10/30/03, By Chuck Ensey, updated 4/10/08
Information For New Members of the SDCC
This page is devoted to new members of the San Diego Chess Club. This doesn't necessarily apply to all the website membership (the MSN Group known as San Diego Chess), which is free, and includes people from all over the world. This page is for players who have joined our club loacted at Sixth & Ivy in Balboa Park in downtown San Diego. Think of this as an orientation session to go over the basic rules of the club, plus a few tips on how to do your best. The club meets Wednesday nights at 7 PM at 2225 Sixth Avenue, near Ivy Street on the edge of Balboa Park. You should get there at 6:30 PM if you are signing up for the first time, or if it is the first round of a new tournament and you haven't already signed up the previous Wednesday. Otherwise you can get there at 7 PM, but the earlier you come, the easier it is to park close to the club. The first person to see is Treasurer Tom Kuhn, who will sign you up for the current tournament and get your memberships taken care of...
Join the USCF, SCCF & SDCC
To play on Wednesday nights, you must be a member of the United States Chess Federation (USCF) so that the games you play will be rated. USCF membership is $41 a year (on sale right now). Multi-year memberships will save you money in the longer term if you can afford them. There are also discounts for seniors (over 65) and for youths (25 and under). See Chess Life magazine or the USCF website for details. Some players even splurge for a Life membership if they are really serious about chess (~$1,000). There's also a sustaining membership, which turns into a Life membership after 10 annual payments of $120, plus a surcharge of $22. That's really the best deal in my opinion, if you really love chess and plan to play chess in tournaments for more than twenty years, which almost everyone does eventually!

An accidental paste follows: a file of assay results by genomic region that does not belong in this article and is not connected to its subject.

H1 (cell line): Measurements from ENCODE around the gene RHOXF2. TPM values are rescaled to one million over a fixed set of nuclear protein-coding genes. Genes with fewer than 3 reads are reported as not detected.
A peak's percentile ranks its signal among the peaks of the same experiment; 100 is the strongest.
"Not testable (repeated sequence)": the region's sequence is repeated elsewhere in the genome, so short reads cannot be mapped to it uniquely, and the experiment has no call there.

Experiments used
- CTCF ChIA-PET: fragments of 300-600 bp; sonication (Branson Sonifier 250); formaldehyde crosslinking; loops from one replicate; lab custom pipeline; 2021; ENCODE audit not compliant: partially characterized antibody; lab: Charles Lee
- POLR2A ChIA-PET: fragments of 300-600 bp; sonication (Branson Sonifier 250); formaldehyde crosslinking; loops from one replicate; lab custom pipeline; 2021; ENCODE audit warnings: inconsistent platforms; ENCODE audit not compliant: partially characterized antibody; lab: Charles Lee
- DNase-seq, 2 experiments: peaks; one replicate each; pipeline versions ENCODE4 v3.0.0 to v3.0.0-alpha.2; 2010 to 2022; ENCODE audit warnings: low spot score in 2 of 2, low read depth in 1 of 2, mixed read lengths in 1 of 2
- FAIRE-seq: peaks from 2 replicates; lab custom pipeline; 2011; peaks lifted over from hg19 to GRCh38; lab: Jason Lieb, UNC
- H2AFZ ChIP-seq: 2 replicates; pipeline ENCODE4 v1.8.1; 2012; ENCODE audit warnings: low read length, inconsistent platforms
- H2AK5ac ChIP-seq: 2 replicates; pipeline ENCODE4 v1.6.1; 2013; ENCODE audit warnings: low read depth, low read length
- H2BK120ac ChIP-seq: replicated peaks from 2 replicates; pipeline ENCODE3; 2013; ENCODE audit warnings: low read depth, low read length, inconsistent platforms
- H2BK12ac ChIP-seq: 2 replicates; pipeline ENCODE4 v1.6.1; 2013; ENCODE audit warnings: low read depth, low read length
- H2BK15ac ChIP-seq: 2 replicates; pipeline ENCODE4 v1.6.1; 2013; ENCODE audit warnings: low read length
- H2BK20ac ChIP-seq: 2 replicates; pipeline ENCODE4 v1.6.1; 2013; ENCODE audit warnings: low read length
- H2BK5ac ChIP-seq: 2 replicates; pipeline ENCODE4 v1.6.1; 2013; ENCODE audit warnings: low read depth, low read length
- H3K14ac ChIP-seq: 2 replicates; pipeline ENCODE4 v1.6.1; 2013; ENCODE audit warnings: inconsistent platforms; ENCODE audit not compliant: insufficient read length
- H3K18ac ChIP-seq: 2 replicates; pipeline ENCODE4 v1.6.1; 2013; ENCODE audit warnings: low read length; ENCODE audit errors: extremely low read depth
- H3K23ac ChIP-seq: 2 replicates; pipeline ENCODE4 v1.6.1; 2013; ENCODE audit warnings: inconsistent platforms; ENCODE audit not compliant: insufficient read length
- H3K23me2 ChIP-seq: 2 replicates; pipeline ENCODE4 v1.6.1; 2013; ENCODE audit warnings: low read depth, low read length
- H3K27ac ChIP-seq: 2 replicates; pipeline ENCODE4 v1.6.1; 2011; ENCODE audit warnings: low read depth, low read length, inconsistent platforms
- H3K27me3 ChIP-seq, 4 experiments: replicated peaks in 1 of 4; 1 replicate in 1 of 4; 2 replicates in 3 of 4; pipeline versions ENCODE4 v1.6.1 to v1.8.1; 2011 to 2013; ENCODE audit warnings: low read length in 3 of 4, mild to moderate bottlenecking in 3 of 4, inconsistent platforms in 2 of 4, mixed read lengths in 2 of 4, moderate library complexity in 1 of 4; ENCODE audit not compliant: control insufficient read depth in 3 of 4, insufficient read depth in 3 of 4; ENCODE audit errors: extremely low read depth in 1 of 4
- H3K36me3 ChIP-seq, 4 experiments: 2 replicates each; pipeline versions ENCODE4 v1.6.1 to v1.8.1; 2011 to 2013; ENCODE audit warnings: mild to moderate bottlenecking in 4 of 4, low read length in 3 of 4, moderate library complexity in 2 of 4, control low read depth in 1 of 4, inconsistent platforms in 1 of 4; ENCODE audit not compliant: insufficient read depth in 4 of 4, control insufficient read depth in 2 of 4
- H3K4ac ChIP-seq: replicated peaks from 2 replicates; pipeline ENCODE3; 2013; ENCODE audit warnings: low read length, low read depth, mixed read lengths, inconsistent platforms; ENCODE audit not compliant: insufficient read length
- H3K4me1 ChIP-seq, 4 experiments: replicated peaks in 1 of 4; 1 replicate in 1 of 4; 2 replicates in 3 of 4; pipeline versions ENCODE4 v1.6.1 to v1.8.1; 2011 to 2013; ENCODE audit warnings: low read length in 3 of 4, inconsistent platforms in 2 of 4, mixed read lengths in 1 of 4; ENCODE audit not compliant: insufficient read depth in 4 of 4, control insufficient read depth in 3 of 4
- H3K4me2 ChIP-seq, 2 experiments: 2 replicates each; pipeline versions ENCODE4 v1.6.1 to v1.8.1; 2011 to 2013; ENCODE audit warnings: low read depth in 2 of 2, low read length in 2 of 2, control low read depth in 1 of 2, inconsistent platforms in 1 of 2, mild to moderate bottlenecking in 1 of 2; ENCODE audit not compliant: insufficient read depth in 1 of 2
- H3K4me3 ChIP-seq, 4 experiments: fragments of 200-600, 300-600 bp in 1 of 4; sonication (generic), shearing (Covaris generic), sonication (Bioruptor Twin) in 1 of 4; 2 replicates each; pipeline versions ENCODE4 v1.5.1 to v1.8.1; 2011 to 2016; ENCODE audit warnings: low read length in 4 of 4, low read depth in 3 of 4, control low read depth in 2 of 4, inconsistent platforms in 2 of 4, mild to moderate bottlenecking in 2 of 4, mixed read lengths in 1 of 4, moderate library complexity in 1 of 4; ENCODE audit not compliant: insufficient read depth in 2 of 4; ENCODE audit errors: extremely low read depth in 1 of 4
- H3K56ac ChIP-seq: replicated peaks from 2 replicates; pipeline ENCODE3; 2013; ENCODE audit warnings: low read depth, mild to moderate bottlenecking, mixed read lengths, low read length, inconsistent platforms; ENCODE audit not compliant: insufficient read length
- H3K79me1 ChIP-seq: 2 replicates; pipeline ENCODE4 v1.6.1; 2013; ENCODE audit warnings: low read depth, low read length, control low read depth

Once you are a member of the USCF you will be assigned an 8 digit number that will be on your membership card and on the monthly magazine. Keep that card in your wallet and always check the "wall chart" - the current standings of the tournament that are posted at the playing site - to make sure the organizers have entered your number correctly and spelled your name right. If you have an annual membership, make sure to renew it on time, it is very aggravating for directors to find out you are expired because it can keep the whole tournament from being rated or cost the director an extra fee for allowing expired members to play!
The San Diego Chess Club basic membership is $60 a year, but it is prorated throughout the year so that everyone's membership expires on December 31st. Again there are discounts for youths, seniors, active military and players coming up from Mexico. Membership entitles you to play in our local events, plus just hang out at the club for casual games. The club is Open every day from about 3 PM to 10 PM (and sometimes 1 AM on Wednesdays!). We have around 200 members, see the Pictures section of this website to get an idea of our diversity. Our current President is Ron Rezendes. He is also on the Board of the SCCF (Southern California Chess Federation), yet another organization that is on the state level. It is only $18 a year ($12 for juniors) and has it's own magazine called Rank and File. Many of the larger weekend tournaments, such as the American Open in November in Los Angeles, will require membership in the SCCF. All serious players will want to join the SCCF - the magazine is loaded with games, pictures and articles from local events, including our club, whereas Chess Life, the USCF publication, is more focused on national and world events.